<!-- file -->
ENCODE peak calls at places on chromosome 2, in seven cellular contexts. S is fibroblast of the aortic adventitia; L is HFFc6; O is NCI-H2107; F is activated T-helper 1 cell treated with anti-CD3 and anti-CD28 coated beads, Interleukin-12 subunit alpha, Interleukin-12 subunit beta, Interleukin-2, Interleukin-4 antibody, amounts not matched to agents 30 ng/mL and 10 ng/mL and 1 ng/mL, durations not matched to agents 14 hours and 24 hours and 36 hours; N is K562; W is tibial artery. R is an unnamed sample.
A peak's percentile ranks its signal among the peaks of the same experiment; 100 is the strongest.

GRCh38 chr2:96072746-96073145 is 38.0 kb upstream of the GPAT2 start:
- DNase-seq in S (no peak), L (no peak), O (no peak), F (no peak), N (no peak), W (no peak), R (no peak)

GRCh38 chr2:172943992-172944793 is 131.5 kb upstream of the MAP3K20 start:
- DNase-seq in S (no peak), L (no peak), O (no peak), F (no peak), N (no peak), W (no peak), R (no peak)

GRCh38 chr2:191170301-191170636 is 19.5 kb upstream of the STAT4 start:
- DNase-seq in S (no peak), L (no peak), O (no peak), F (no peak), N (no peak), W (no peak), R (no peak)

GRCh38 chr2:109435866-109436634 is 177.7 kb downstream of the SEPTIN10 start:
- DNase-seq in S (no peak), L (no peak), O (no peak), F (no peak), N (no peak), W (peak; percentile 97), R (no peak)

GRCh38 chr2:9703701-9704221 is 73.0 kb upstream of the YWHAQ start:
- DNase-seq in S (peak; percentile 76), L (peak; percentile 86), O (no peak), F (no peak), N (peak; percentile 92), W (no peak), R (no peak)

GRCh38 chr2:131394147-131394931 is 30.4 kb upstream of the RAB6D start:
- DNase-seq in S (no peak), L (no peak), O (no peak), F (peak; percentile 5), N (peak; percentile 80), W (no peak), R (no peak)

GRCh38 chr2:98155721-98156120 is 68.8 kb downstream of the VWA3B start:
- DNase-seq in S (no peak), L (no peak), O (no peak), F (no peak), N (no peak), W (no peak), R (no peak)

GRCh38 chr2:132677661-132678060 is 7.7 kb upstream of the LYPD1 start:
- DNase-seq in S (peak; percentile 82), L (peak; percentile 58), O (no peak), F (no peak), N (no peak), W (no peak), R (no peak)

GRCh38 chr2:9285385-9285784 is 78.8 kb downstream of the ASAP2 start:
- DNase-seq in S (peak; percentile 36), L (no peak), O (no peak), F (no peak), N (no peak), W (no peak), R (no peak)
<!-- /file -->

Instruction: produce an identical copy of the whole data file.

ENCODE peak calls at places on chromosome 2, in seven cellular contexts. S is fibroblast of the aortic adventitia; L is HFFc6; O is NCI-H2107; F is activated T-helper 1 cell treated with anti-CD3 and anti-CD28 coated beads, Interleukin-12 subunit alpha, Interleukin-12 subunit beta, Interleukin-2, Interleukin-4 antibody, amounts not matched to agents 30 ng/mL and 10 ng/mL and 1 ng/mL, durations not matched to agents 14 hours and 24 hours and 36 hours; N is K562; W is tibial artery. R is an unnamed sample.
A peak's percentile ranks its signal among the peaks of the same experiment; 100 is the strongest.

GRCh38 chr2:96072746-96073145 is 38.0 kb upstream of the GPAT2 start:
- DNase-seq in S (no peak), L (no peak), O (no peak), F (no peak), N (no peak), W (no peak), R (no peak)

GRCh38 chr2:172943992-172944793 is 131.5 kb upstream of the MAP3K20 start:
- DNase-seq in S (no peak), L (no peak), O (no peak), F (no peak), N (no peak), W (no peak), R (no peak)

GRCh38 chr2:191170301-191170636 is 19.5 kb upstream of the STAT4 start:
- DNase-seq in S (no peak), L (no peak), O (no peak), F (no peak), N (no peak), W (no peak), R (no peak)

GRCh38 chr2:109435866-109436634 is 177.7 kb downstream of the SEPTIN10 start:
- DNase-seq in S (no peak), L (no peak), O (no peak), F (no peak), N (no peak), W (peak; percentile 97), R (no peak)

GRCh38 chr2:9703701-9704221 is 73.0 kb upstream of the YWHAQ start:
- DNase-seq in S (peak; percentile 76), L (peak; percentile 86), O (no peak), F (no peak), N (peak; percentile 92), W (no peak), R (no peak)

GRCh38 chr2:131394147-131394931 is 30.4 kb upstream of the RAB6D start:
- DNase-seq in S (no peak), L (no peak), O (no peak), F (peak; percentile 5), N (peak; percentile 80), W (no peak), R (no peak)

GRCh38 chr2:98155721-98156120 is 68.8 kb downstream of the VWA3B start:
- DNase-seq in S (no peak), L (no peak), O (no peak), F (no peak), N (no peak), W (no peak), R (no peak)

GRCh38 chr2:132677661-132678060 is 7.7 kb upstream of the LYPD1 start:
- DNase-seq in S (peak; percentile 82), L (peak; percentile 58), O (no peak), F (no peak), N (no peak), W (no peak), R (no peak)

GRCh38 chr2:9285385-9285784 is 78.8 kb downstream of the ASAP2 start:
- DNase-seq in S (peak; percentile 36), L (no peak), O (no peak), F (no peak), N (no peak), W (no peak), R (no peak)